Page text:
The Dark Times; Part 4
Aituár wandered on for what seemed like hours, stopping every now and then to listen. She would not want to run into the creature that had followed her. There was something odd about that - where had the creature come from? Who had sent it after her? And were there other, possibly hostile, creatures out there?
She put her sandals back on, since the rock floor was growing rougher. In this part of the tunnel, the walls seemed more rugged, unlike the smooth walls in the part that had served as a mine.
Aituár was growing tired as well as hungry and thirsty. She stopped and looked around for a place to rest, when she heard something behind her.The sound was much lower this time, a faint 'clip-clip', 'clip-clip', but it seemed to be approaching rapidly.
The tunnel was widening rather abruptly here, and Aituár stepped around the corner on the left side. It was not much of a hiding place, but it was better than nothing.
She waited, standing with her back against the rugged wall, trying to summon up some courage to face whatever it was. She would not give up without a fight!
The creature was preeceded by a vague, silvery light. It slowed down, and when it came into view, Aituár gasped with surprise. A unicorn! Then there was some truth in the old sagas!
The noble being stopped and slowly turned towards Aituár. As he approached her, he lowered his head so that the sharp horn was pointing right at her chest.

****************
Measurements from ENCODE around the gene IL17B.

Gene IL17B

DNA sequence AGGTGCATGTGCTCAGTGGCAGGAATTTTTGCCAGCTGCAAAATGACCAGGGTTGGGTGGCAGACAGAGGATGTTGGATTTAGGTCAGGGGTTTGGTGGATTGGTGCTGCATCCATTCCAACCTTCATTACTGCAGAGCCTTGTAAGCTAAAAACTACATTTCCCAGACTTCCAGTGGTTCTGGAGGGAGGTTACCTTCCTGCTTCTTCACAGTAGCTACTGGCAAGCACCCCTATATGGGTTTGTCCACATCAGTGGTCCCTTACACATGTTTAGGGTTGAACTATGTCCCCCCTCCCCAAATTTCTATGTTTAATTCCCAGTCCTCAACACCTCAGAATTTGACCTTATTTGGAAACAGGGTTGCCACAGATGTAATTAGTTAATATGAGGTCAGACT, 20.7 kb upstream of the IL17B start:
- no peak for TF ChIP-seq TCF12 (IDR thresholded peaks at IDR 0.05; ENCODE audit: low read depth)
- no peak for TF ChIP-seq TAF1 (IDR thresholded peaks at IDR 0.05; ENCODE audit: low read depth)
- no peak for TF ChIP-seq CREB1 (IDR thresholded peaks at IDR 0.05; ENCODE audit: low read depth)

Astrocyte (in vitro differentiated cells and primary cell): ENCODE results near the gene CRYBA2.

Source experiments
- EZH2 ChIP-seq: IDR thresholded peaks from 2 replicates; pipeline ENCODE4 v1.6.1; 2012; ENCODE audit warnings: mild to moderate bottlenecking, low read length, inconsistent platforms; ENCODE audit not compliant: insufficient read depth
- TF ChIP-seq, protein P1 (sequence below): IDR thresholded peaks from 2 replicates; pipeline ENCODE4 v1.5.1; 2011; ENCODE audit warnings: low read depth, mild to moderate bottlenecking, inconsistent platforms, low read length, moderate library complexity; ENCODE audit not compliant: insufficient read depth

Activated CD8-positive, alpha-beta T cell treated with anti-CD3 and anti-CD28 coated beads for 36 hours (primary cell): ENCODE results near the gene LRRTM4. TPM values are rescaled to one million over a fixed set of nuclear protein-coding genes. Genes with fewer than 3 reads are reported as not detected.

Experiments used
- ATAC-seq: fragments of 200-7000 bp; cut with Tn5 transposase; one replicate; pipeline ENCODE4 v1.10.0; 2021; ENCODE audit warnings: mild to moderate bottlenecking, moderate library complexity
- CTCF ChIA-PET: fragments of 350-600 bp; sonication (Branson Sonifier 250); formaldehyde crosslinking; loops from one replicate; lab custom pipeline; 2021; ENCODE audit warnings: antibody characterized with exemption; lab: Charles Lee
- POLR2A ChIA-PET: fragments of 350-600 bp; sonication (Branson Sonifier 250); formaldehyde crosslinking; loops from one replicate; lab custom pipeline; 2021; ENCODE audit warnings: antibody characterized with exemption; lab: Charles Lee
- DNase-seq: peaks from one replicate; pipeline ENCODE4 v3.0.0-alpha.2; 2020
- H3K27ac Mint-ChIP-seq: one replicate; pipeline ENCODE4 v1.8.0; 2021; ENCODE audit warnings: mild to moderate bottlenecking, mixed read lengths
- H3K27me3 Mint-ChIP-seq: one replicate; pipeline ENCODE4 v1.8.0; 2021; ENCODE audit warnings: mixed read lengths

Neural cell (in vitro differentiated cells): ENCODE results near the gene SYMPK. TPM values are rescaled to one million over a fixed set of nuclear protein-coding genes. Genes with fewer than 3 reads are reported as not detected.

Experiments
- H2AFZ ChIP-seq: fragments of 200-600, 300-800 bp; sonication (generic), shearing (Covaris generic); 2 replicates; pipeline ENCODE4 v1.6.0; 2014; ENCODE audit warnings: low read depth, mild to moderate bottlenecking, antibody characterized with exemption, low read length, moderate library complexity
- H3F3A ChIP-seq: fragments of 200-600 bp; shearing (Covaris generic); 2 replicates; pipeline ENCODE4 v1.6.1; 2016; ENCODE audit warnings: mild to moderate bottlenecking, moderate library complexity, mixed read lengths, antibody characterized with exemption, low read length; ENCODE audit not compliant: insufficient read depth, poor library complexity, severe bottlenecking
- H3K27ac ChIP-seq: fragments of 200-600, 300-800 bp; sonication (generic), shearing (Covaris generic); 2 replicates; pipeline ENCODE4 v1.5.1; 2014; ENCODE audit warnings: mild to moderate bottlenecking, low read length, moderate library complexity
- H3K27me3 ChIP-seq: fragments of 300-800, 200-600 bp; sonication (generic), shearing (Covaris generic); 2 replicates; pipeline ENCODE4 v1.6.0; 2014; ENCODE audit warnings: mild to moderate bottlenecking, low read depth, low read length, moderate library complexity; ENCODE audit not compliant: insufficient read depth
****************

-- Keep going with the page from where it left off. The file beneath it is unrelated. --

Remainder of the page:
Then, before Aituár realized what was happening, the unicorn thrust his horn into her heart.
'There could be worse ways to die', Aituár thought to herself, unable to take her eyes off the magnificent, beautiful creature.
An excruciating pain was abruptly followed by an odd feeling of lightheadedness. Looking down, Aituár was surprised to see that the unicorn had backed off, and his horn had left no trace - no hole in her vest or blouse - and no wound either, when she looked inside her blouse.
'I had to make sure that you are pure of heart', said a voice suddenly inside of her head. Aituár looked around, and then realized it was the unicorn who had spoken.
She opened her mouth to ask what had happened, but was interrupted by the voice in her head.
'I will explain later, but now we must hurry! Follow me!'
The unicorn turned around and headed into a tunnel that seemed to be leading down.
Several hours later, Aituár stumbled and almost fell. She had drunken some water from a clear stream on the way, but she was growing dead tired from walking mile after mile with no food.
'I need to rest, Licorne', she said, and sat down on a rock.
'No time' said the voice in her head. The unicorn stopped and looked back at her.
'You will have to go on without me,', said Aituár.
'I cannot keep up with you'..
She buried her face in her hands, thinking of giving herself up rather than continue wandering in the darkness for ever. She could feel the unicorn nudging gently at her.
'I will carry you' said the voice in her head gently.
'What?' said Aituár and looked up.
'I thought no one was allowed to ride a unicorn?'
'Not ride', replied Licorne 'but be carried. There is a difference.
Now climb up on that stone and onto my back.'
Aituár climbed up and looked around for something to hold on to.
'Grab my mane, but gently!' said Licorne, and set off in a trot.
To be continued
The tunnel seemed to be growing narrower, and the roof lower. Soon Aituár had to bow down low to avoid hitting the roof, and the unicorn also lowered his head. They rounded a corner, and there, right of front of them, was the most amazing sight Aituár had ever seen!